6. readerOfTeaLeaves

    Well, I view this from the perspective of living Out West, where property rights is a fundamental, foundational concept.

    The way that I read this, it appears that the DC-based GOP — in cahoots with the banksters, and Cantor’s blathering as Exhibit A — is pouring fuel on the fire of Tea Partiers. My sense is that the Tea Partiers really do care about what this foreclosure mess means for property rights;

    I could be wrong (again), but from where I sit it’s amazing to watch the DC-based, lobbyist-based GOP commit political suicide by canoodling with the banksters; their inability to see how this foreclosure mess is calling the fundamental premises of ‘law and order’, contract law, and property rights into question is almost stupifying to witness.

    …unbelievable…

  7. Francois T

    It’s time to fess up DC fuckers: all this lawlessness happened during your watch. You let it happen, yet, you STILL refuse to admit the obvious; you are guilty.

    If demanding elementary respect for the rule of settled law ,like real estate law, is function of which political party you’re in, the electoral season we’re in and which ass must be kissed today or tomorrow, this country is basically and irremediably fucked up beyond any possible redemption.

  8. Francois T

    I’ve seen this behavior in patients with cancer, alcoholism and other addictions. The denial that runs very, very high.

    The parallels are eerie.

    None of these poor souls in DC want to acknowledge the plain truth: the cancer of lawlessness is eating the very foundations of the economic system in this country. The truth is so threatening because being the elites, they’re the ones who profit the most from this system; hence, they stand to lose the most too.

    1. readerOfTeaLeaves

      I’ve seen this behavior in patients with cancer, alcoholism and other addictions. The denial that runs very, very high.

      The parallels are eerie.

      All 50 state AGs are investigating fraud, and the DC Beltway seems to believe that they can create some new voice-vote loophole that will make it all go away?
      That’s denial on an epic scale.

  9. Doug Terpstra

    This is great, Yves: “By contrast, the official minders of banks seem to be doing their very best to look the other way.” “Their very best”! People should really try to appreciate just how much effort this requires … and the sleeping pills. It can’t be easy ignoring such overwhelming evidence, the very lumpy rug, and the constant whining of peasants. This is why they get paid the big bucks when they retire to private employ.

    At least Eric Cantor, whip for the rule of law and accountability party, clearly has his priorities straight. A national emergency is certainly not the time to observe constitutional niceties or conceal hypocrisy. We must understand, enforcing due process and preventing banks from wrongly throwing families under bridges could be very destabilizing to the free market. Such times call for courageous leaders to man-up and be counted. Fortunately, like Obama, Nancy already seems to understand this too, and on her next salon appointment is about to have her spine stiffened to match her coif.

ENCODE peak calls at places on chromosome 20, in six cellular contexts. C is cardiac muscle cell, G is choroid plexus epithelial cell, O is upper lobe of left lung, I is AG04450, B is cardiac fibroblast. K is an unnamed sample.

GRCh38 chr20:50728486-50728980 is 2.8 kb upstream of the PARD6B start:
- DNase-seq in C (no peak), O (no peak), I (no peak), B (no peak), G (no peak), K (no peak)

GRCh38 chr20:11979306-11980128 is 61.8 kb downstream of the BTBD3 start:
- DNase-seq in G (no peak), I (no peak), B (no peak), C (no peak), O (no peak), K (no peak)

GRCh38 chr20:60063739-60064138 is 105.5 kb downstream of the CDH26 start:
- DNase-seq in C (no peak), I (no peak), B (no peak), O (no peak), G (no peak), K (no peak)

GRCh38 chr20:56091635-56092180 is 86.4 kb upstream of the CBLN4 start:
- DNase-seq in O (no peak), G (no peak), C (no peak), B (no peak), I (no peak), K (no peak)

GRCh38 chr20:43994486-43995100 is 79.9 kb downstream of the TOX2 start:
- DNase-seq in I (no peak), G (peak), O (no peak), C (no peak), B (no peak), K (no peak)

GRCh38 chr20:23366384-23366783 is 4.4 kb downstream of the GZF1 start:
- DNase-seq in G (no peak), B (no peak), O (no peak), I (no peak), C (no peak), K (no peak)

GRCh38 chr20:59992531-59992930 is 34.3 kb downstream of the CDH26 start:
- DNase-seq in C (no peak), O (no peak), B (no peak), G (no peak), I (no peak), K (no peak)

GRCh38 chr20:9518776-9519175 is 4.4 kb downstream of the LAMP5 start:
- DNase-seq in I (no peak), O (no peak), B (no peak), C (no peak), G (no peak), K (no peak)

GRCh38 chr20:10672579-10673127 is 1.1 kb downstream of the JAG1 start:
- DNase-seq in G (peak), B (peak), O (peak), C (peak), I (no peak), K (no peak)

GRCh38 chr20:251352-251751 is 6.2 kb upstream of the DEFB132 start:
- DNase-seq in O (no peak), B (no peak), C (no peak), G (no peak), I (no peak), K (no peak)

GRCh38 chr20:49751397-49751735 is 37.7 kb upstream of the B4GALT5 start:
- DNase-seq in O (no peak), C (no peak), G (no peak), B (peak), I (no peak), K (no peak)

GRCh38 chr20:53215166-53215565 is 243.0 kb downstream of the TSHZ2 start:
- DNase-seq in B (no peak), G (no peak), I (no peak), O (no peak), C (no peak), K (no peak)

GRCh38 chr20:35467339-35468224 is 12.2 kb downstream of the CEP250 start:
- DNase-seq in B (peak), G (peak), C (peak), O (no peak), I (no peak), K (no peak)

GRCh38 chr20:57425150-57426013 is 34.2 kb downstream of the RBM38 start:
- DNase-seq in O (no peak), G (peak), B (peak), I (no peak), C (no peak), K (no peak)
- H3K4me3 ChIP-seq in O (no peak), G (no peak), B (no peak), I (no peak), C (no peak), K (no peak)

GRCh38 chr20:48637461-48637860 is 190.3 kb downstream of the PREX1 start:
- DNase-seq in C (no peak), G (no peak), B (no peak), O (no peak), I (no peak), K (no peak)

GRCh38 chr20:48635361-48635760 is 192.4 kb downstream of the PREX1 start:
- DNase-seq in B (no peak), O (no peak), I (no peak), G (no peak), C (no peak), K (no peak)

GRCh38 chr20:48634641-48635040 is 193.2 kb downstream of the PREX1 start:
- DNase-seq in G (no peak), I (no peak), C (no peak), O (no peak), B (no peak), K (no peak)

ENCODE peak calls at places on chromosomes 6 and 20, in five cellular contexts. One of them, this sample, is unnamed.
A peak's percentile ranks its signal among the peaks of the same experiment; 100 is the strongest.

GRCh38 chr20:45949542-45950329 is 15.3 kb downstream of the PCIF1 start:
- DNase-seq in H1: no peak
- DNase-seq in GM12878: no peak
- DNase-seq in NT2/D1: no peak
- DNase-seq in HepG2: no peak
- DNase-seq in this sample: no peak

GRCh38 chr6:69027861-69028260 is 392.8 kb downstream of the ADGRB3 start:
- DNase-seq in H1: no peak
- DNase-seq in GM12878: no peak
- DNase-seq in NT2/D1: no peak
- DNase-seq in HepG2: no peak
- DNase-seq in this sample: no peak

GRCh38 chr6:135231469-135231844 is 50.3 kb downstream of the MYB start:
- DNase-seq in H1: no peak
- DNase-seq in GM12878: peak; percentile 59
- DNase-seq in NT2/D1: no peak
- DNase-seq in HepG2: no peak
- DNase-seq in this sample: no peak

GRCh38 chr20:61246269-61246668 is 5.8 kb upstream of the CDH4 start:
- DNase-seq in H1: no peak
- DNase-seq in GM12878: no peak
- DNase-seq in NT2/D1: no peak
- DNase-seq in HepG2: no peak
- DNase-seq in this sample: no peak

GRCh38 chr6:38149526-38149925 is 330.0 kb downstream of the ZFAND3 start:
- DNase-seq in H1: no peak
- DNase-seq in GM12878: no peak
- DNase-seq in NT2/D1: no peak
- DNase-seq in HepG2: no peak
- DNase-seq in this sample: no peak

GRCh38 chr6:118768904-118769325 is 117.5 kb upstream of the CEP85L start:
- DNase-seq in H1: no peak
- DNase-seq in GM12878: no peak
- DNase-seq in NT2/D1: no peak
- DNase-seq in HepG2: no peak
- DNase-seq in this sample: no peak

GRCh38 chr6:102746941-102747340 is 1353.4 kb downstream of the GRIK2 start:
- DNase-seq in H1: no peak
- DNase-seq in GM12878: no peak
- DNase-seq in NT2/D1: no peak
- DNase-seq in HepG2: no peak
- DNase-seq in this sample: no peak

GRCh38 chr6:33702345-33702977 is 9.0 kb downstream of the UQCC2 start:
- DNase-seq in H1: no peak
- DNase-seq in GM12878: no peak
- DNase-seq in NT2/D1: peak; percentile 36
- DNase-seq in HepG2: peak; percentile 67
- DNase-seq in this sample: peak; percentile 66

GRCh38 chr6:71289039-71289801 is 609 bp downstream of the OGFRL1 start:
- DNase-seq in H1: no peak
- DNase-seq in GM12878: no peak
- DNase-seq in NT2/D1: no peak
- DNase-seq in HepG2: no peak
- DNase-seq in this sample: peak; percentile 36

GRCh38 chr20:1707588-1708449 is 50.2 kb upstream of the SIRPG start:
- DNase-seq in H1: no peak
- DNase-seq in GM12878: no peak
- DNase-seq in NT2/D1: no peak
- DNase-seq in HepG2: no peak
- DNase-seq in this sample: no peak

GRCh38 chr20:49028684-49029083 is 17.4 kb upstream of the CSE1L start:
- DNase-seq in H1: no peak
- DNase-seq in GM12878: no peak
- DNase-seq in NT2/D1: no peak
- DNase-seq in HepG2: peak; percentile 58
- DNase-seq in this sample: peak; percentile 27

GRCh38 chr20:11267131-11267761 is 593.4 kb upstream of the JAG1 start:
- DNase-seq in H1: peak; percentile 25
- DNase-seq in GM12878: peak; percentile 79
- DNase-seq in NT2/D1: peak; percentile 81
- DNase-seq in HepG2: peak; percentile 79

10. freepressmyass

    Yeah sure. Increasing heat. Blather. They’re not doing a damn thing. But the criminals and lowlifes never sleep.

    The latest scam by the same terrorist banks is buying up liens and foreclosing on the homes. They go into poor or middle class neighborhoods, hiding behind another name like Joe Blow Tax Collectors, contract with the local tax assessor to collect back taxes and the scam to get people out begins. You might be fully paid up on your mortgage but owe a few hundred dollars in property taxes. They come in and immediately tack on huge fees that become impossible to pay if let’s say you’re a senior on a fixed income . Within a few months they foreclose and you’re out. So, wealthy investors pay off a bunch of liens, take ownership of a bunch of houses, sell them. Quite a return on their investment.

    They foreclosed on a Florida wildlife rescue group who rescued oil slicked animals from BP’s carnage in the Gulf. They’re not human. Neither is Obama for letting them do this to us. One woman owned her home outright. She owed a couple hundred dollars on a shitty water bill. They charged her thousands in fees which she couldn’t pay and they took her home. A home she already owned outright.